“‘Because, Nora, sometimes the only way to learn is to live.'” ~ Mrs. Elm to Nora

The Midnight Library, p. 67

“Everyone’s lives could have ended up an infinite number of ways.” ~ Nora thinking to herself

The Midnight Library, p. 54

“‘If you aim to be something you are not, you will always fail. Aim to be you. Aim to look and act and think like you. Aim to be the truest version of you. Embrace that you-ness. Endorse it. Love it. Work hard at it. And don’t give a second thought when people mock it or ridicule it. Most gossip is envy in disguise. Keep your head down. Keep your stamina. Keep swimming…'” ~ Mrs. Elm to Nora

The Midnight Library, p. 93

How about you? Are you embracing your you-ness?

Top 10 Books Of 2020

2020 was an incredible year of reading. I finished reading 119 books this year. I was an extremely tough chore to pick my top 10 and then put them in order. I love books because for a brief moment in time, books release us from the constraints of our own reality. They take us beyond our own small place in the world and into another person’s real or imaginary one. Each of us has a unique and valuable role in life. When experiencing life through the eyes of another, we encounter diverse angles on life’s most common situations. I have read such great books this year by very talented writers. Finally, I am a better person and understand many more diverse perspectives from reading 119 books this year.

Here are the posts that give the posts influenced by books I read in 2020 by each quarter:

The First Quarter Of An Incredible Year Of Reading

Second Quarter 2020 Book Inspired Posts

2020 Third Quarter Book Inspired Posts

The Books That Opened My Eyes In The Fourth Quarter Of 2020

Here is my video revealing my Top 10 Books Of 2020:

Learning Together Apart

As I walked back to the house from the barn this morning I noticed the unmistakable sound of fresh snow squeaking and crunching under my boots with every step. For anyone who has ever lived in a climate with snow, this sound is immediately recognizable. These sounds reminded me that in the midst of a pandemic, we have watched the transformation from winter, to spring, to summer, to fall, and now, back to winter. But other transformations are upon us everywhere without such clear cut and defined definition. These other transformations are of a global perspective and are personal, health related, economic, political, and economic. When you add all this together it is very complex change.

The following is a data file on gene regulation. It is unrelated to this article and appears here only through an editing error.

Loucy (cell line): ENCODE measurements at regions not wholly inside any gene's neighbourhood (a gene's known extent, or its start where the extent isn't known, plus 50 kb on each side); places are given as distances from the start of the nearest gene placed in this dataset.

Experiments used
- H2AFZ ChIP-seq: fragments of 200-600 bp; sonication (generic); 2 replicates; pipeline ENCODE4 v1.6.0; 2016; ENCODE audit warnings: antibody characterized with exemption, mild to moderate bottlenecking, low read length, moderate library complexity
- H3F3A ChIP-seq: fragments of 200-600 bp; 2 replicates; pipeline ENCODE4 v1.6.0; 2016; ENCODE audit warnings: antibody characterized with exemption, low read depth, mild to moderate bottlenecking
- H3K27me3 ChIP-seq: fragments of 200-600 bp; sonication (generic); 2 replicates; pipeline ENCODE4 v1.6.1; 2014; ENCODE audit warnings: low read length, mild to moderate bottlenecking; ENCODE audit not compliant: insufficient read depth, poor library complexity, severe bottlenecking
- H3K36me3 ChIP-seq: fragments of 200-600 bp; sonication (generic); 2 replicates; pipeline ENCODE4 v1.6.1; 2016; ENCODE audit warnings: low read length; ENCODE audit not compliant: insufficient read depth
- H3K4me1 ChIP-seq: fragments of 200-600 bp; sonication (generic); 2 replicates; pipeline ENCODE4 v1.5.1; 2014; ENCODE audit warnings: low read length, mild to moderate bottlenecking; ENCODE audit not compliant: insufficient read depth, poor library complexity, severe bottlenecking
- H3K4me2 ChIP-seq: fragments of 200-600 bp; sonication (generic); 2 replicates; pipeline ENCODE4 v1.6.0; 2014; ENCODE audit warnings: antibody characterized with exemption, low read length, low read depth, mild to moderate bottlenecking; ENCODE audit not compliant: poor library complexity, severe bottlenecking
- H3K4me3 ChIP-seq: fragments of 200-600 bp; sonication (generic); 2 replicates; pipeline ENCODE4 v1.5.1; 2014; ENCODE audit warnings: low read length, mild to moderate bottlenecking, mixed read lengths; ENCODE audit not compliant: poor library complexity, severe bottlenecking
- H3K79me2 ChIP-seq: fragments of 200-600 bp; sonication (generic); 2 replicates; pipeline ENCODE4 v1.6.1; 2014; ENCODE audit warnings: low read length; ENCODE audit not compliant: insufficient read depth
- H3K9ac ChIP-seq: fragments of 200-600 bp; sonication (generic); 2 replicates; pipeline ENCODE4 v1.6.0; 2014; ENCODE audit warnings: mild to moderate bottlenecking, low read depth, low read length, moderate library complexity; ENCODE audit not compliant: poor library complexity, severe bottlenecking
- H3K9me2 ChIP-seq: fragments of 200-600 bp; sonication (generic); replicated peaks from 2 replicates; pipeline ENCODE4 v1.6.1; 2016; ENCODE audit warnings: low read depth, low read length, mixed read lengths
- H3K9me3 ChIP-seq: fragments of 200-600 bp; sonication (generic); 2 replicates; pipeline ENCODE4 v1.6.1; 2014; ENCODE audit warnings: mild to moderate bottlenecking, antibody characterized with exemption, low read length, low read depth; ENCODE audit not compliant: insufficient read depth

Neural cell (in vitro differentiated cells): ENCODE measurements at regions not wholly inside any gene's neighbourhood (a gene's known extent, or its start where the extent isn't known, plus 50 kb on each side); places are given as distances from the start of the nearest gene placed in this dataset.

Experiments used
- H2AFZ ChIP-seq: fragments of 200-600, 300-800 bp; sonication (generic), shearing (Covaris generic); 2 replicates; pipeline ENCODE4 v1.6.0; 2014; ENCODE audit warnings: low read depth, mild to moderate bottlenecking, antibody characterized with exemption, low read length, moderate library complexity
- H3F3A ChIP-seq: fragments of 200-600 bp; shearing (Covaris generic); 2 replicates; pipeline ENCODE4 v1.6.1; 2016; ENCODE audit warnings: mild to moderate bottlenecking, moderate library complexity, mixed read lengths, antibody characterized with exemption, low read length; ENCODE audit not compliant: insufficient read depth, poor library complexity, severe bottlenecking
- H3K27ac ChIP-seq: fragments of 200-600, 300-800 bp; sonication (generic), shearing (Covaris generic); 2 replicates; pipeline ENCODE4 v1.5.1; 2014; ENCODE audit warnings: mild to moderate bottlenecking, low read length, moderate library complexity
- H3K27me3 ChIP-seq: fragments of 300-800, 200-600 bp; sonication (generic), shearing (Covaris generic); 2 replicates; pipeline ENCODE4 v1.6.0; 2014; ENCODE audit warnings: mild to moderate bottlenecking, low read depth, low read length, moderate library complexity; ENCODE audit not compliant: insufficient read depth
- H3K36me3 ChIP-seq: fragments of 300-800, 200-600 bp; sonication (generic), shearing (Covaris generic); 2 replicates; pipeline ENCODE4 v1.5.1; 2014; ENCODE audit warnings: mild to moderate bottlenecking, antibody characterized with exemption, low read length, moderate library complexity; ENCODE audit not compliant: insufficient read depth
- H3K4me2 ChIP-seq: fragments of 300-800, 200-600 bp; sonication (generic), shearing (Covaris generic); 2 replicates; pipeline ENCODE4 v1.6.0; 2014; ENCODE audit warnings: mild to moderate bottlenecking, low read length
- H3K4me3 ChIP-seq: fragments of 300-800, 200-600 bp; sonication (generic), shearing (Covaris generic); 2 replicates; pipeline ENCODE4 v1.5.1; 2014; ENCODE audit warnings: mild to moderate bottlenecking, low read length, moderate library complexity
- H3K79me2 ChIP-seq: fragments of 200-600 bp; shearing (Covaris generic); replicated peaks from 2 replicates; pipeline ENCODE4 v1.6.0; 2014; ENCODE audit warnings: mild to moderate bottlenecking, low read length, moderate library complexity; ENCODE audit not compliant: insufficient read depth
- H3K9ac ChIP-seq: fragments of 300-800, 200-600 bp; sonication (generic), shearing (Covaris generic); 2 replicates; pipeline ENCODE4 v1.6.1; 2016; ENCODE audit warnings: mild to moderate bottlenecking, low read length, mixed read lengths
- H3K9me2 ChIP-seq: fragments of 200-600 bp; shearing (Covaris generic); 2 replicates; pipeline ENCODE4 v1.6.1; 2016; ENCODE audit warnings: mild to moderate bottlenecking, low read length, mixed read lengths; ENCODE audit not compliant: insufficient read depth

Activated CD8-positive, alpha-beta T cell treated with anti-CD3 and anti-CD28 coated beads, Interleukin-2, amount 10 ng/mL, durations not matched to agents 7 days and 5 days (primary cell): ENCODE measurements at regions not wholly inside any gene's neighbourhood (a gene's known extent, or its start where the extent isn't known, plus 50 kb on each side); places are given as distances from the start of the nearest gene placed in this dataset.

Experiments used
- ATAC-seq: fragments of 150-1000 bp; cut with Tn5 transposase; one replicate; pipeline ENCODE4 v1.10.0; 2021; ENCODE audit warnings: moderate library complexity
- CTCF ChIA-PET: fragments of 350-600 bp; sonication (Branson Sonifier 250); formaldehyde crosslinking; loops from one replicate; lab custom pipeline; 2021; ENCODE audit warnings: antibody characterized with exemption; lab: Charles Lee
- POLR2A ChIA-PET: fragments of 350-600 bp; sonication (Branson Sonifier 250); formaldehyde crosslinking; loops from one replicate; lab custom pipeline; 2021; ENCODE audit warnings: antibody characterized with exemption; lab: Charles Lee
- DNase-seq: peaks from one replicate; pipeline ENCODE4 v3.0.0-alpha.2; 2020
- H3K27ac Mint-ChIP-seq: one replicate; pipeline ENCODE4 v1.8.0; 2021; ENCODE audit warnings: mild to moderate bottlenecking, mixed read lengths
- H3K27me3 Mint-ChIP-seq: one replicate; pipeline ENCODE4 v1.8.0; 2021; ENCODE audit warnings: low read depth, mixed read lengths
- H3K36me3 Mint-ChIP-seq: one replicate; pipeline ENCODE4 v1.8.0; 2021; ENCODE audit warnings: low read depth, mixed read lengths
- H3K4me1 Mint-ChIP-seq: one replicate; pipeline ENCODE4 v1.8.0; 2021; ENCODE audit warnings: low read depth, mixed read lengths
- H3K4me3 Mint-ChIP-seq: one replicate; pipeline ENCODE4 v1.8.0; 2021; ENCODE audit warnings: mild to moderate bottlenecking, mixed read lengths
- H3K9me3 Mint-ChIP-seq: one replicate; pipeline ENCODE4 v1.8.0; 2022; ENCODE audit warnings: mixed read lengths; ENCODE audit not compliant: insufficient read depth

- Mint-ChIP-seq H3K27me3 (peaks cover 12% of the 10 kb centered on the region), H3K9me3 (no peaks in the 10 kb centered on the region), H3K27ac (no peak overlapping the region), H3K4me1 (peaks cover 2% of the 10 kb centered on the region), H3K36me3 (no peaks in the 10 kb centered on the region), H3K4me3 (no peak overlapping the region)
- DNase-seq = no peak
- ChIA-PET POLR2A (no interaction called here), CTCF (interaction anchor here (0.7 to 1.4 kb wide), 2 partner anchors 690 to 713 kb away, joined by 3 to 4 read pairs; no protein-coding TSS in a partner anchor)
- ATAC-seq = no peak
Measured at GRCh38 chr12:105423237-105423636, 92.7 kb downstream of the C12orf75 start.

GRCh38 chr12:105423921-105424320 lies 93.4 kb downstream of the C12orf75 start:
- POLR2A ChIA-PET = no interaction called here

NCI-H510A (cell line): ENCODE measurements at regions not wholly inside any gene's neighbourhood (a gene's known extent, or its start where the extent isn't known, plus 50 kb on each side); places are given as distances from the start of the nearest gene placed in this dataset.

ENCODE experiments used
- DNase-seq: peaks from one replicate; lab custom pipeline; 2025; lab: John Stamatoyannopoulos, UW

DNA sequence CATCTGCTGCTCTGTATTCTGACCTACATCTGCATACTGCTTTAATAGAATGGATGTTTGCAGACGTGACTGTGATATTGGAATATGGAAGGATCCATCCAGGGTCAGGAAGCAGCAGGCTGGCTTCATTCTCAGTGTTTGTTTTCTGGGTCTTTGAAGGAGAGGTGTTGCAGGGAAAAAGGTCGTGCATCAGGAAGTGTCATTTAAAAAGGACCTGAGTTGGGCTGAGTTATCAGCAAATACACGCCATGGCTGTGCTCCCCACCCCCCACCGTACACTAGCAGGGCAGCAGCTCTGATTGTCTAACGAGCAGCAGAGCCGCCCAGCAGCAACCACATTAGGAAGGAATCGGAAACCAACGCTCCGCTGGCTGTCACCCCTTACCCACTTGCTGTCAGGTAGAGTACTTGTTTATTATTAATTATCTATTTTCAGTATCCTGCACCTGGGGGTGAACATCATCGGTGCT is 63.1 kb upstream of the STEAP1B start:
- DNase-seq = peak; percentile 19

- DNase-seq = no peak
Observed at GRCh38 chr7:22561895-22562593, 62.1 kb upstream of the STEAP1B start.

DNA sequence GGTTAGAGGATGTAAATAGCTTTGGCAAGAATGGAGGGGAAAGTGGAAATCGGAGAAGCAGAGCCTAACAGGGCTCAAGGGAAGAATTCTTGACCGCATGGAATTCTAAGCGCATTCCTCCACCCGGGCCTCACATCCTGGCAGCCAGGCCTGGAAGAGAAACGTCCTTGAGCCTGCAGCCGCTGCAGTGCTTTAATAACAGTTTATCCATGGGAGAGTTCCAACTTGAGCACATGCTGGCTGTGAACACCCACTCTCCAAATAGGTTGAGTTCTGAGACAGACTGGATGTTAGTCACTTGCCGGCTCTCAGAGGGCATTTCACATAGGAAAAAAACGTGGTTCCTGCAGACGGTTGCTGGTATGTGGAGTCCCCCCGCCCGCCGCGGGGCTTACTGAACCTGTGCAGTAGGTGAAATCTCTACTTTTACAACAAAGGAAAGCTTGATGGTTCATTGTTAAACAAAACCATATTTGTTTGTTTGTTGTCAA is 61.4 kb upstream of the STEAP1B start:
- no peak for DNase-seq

All those areas listed above are constantly evolving, but as we know a single virus has taken over how the game is played right now. Think about it, change has come in much the same way you draw a card in a board game – “You are now in the middle of a pandemic; go back 10 spaces.” Or something like that. Change is here, and has been here. There are changes in my house, in my body, in my family, in my community, culture, economy, and in the whole wide world of ecological systems. In some ways things are falling apart, but maybe that has to happen to put things back together.

I guess it is only appropriate that one of my last posts of the year, on New Year’s Eve, would be entitled with the hashtag I coined back in March as we began our, now 294 day, journey together dealing with the global pandemic – #LearningTogetherApart. As a person who believes so deeply in the power of community, it is about “showing up.” Just like when Major League Baseball gave us the opportunity to show up, albeit in the form of cutouts. Nevertheless, in our case, my family was in attendance for every Cincinnati Reds game in Great American Ballpark in Section 136, Row P, Seats 6-8.

You might say this is a trivial example in the face of a pandemic, but I would argue it’s the perfect example of being invited to be a part of a community. Being invited is fundamental to showing up and be part of a community. By being invited by the Reds and the Reds Community Fund we were able to, as a family, show up to help the Reds Community Fund continue the creation of programming that connects underserved children with baseball and softball, and connecting baseball with the community.